Coconut Husk Chips (CHC)
Coconut husk chips (CHC) are one of the newer mediums being used for a variety of reasons. Fir bark, which has been a staple for many years, is becoming more expensive. In addition, there is a serious fungal disease in the western United States and elsewhere in the world, Phytophthora ramorum which has attacked Douglas Fir trees – a major source of fir bark for orchid growers. There is no evidence at this time that the fungus attacks our plants, but concerns about spreading the disease further will no doubt make fir bark more expensive and harder to get in the future.
There are essentially three different types of coconut husk products on the market the majority of which are manufactured in Sri Lanka. Coconut Husk Chips which are chunks cut into fairly uniform size and are available in three sizes for different orchid applications. These may be purchased in bale form (generally will expand to 3 cubic feet of chips); in bricks (will expand to approximately 7 litres of product); and and many different sized smaller bags. Coconut Coir which is ground up coconut husk and is generally only used as an additive to increase water retention, usually for seedlings. Coir is available in bricks only. Coconut Husk Fibers are used primarily in place of peat moss in agricultural applications.
One of the most important things to remember about using any of these products is that you must first hydrate them (soak them in water, preferably one or two days), drain them and soak again several times. Most growers recommend that this be done a minimum of three times before using for any kind of orchid growing. Coconut husks are usually harvested from ocean areas and may contain large amounts of salts. Most of the suppliers do wash their products, but you want to make sure that you do so as well so that you don’t take the chance of harming your plants.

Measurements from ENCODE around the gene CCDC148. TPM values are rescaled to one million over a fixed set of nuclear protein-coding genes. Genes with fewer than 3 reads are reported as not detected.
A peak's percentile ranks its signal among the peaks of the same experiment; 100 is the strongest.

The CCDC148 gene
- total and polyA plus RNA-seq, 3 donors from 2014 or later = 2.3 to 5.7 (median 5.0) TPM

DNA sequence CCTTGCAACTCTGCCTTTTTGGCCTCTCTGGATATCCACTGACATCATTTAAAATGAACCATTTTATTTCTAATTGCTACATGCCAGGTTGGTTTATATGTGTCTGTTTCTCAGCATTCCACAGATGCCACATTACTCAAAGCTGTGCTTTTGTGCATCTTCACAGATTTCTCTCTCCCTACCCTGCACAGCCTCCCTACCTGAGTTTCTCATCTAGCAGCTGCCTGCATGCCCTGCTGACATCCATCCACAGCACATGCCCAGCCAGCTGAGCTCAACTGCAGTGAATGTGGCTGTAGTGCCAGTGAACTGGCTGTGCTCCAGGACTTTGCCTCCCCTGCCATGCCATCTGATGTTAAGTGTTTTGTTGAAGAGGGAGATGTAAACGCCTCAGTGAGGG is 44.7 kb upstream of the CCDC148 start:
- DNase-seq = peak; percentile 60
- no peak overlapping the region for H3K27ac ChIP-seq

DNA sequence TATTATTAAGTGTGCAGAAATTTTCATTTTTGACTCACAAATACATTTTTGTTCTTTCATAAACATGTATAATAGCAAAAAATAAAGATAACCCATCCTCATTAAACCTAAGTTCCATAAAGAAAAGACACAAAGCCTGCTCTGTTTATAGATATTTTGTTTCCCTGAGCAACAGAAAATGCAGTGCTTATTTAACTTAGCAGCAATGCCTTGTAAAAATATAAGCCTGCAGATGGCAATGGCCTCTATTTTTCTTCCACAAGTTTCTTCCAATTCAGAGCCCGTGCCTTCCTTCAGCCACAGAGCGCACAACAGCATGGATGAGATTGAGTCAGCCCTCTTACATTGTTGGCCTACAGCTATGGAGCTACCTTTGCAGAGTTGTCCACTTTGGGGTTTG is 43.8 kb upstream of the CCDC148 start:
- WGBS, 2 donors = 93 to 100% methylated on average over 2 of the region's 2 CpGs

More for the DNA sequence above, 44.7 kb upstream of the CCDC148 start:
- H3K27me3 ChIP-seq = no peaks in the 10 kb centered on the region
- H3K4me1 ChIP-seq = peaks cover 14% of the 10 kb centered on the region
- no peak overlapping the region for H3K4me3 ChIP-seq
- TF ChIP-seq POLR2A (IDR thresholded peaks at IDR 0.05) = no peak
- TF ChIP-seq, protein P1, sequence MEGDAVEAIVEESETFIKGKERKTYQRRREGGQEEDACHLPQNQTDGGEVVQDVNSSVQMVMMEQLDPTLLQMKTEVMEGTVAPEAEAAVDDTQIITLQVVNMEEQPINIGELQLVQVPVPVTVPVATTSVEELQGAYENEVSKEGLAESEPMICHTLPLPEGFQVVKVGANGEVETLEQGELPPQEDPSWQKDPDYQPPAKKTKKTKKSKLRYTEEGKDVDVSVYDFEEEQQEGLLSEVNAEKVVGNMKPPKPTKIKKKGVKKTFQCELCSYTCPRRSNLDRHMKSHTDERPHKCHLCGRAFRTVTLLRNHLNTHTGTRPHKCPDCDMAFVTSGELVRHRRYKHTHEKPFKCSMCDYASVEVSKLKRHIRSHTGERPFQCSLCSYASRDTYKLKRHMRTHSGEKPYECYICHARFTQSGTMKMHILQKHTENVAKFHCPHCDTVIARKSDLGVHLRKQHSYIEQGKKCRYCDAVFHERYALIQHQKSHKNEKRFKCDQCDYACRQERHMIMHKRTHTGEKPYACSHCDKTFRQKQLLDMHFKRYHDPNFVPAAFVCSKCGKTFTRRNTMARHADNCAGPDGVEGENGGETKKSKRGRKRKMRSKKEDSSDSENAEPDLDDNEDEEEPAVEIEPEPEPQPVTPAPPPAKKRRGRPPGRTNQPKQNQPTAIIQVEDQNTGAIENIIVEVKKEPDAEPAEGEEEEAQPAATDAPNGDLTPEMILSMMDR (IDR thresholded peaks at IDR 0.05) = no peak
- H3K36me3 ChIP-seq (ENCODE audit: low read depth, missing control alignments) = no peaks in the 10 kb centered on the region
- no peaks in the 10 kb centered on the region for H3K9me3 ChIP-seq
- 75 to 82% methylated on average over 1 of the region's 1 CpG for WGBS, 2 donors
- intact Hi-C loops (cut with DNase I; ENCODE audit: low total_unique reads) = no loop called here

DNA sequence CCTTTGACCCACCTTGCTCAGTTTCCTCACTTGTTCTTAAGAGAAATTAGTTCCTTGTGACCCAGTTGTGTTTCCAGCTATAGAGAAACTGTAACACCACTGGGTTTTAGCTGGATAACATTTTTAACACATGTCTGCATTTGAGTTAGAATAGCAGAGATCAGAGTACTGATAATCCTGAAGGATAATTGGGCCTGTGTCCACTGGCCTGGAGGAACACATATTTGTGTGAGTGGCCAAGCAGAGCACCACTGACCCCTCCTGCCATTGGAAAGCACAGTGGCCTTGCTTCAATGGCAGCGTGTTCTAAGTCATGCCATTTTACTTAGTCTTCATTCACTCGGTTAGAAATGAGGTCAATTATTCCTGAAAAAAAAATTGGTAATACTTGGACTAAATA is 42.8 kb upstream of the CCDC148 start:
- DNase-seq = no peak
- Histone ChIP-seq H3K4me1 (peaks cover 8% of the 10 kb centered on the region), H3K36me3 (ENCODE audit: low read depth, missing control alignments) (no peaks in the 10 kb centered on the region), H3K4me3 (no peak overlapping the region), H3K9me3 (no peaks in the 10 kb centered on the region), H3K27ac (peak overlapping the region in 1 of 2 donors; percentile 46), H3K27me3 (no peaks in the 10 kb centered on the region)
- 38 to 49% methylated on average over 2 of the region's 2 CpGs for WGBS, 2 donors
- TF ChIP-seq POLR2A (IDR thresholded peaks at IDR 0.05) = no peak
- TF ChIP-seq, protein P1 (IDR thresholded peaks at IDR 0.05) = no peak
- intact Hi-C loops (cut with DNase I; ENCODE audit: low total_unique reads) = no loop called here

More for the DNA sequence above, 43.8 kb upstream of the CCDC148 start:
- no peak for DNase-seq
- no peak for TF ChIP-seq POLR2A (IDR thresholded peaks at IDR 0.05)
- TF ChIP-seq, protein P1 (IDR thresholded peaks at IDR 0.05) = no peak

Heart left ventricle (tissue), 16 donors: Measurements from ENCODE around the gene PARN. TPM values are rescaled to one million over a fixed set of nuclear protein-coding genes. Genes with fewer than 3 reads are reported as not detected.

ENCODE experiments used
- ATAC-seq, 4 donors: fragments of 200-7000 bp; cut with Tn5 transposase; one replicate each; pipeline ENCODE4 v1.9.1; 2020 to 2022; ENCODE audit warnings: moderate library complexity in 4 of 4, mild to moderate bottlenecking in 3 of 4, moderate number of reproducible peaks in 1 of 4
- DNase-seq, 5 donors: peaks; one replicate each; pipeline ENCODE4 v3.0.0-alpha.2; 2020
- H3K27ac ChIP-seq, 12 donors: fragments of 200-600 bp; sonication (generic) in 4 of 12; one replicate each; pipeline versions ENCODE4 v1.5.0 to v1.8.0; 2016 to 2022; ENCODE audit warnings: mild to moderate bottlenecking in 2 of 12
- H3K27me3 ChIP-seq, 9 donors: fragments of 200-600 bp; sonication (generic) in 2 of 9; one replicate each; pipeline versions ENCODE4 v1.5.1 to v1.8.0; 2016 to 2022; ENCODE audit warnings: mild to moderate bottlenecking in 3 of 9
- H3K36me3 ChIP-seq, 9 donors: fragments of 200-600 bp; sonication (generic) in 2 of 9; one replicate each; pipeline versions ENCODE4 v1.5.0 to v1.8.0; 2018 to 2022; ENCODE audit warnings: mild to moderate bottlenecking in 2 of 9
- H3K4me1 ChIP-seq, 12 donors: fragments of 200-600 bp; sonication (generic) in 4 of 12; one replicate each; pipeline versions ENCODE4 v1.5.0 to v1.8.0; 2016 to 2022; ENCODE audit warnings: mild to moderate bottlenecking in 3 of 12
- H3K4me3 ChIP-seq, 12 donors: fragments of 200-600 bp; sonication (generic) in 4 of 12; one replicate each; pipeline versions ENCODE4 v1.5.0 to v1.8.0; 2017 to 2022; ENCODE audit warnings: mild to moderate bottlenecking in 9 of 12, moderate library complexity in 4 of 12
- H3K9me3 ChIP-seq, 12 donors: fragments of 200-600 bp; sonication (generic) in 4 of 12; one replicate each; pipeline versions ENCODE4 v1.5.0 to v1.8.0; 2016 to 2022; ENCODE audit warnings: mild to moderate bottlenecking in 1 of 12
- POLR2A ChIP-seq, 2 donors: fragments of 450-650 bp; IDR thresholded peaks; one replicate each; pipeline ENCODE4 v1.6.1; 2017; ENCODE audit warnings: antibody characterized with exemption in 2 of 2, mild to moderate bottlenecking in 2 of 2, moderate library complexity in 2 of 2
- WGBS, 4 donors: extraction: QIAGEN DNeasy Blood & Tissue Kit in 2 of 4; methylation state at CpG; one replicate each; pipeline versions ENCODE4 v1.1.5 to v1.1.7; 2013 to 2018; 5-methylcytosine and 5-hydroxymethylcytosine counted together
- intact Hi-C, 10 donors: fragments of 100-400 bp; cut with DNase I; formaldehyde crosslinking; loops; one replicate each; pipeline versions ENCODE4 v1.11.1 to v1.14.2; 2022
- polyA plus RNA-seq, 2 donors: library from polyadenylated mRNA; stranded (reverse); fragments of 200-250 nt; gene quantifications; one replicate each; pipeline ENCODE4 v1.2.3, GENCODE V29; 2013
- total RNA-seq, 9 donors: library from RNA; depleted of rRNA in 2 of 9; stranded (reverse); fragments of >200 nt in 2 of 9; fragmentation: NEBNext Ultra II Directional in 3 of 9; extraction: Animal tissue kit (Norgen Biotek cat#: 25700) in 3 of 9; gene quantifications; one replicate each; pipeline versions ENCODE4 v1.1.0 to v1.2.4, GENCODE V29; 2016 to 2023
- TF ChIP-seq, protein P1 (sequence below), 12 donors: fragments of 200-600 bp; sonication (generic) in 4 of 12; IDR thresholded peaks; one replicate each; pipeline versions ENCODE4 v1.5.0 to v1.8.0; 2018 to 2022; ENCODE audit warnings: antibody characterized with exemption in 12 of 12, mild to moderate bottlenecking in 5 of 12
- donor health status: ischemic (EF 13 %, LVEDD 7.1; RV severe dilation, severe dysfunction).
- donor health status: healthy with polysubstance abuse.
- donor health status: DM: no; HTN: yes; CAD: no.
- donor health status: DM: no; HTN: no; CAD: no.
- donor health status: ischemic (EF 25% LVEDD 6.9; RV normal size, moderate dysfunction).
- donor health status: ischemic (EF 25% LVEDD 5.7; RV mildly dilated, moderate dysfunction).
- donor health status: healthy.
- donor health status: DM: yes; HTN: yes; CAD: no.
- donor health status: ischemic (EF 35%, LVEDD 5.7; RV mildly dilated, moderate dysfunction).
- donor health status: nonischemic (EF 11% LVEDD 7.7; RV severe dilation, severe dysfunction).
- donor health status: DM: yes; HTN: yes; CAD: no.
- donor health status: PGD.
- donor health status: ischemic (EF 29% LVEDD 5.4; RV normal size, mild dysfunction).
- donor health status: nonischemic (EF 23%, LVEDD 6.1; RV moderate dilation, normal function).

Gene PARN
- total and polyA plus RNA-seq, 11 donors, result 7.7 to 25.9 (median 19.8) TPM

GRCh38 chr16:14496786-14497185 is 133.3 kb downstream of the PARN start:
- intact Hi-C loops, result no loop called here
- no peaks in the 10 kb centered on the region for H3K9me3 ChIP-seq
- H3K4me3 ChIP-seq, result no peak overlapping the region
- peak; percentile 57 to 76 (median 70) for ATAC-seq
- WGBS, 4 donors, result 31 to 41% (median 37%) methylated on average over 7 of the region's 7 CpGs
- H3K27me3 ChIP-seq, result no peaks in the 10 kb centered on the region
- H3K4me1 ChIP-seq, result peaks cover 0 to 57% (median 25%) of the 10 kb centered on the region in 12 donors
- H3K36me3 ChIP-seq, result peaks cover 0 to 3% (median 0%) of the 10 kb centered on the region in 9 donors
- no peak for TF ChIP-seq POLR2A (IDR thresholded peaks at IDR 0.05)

Using CHC as a potting medium should decrease the amount of watering necessary to keep your orchids happy. It also has the great property of absorbing water extremely rapidly, even from a dry state, somewhat like a sponge, so if your plants get completely dry it’s easy to get the medium damp again. As with any change from a medium you have been using, CHC simply changes the way you culture your orchids. It’s important to check down in the medium since the top may dry out completely while there is still adequate water retention below the surface.
For an excellent indepth view of the use of CHC with Paphiopedilums and Phragmipediums visit Use Of Coconut Husk Chips for Potting Medium at Antec Laboratory.
You Should Also Read:
Review -- The Potting Workshop
Semi-Hydroponic Orchid Growing
Paphiopedilum or Slipper Orchids
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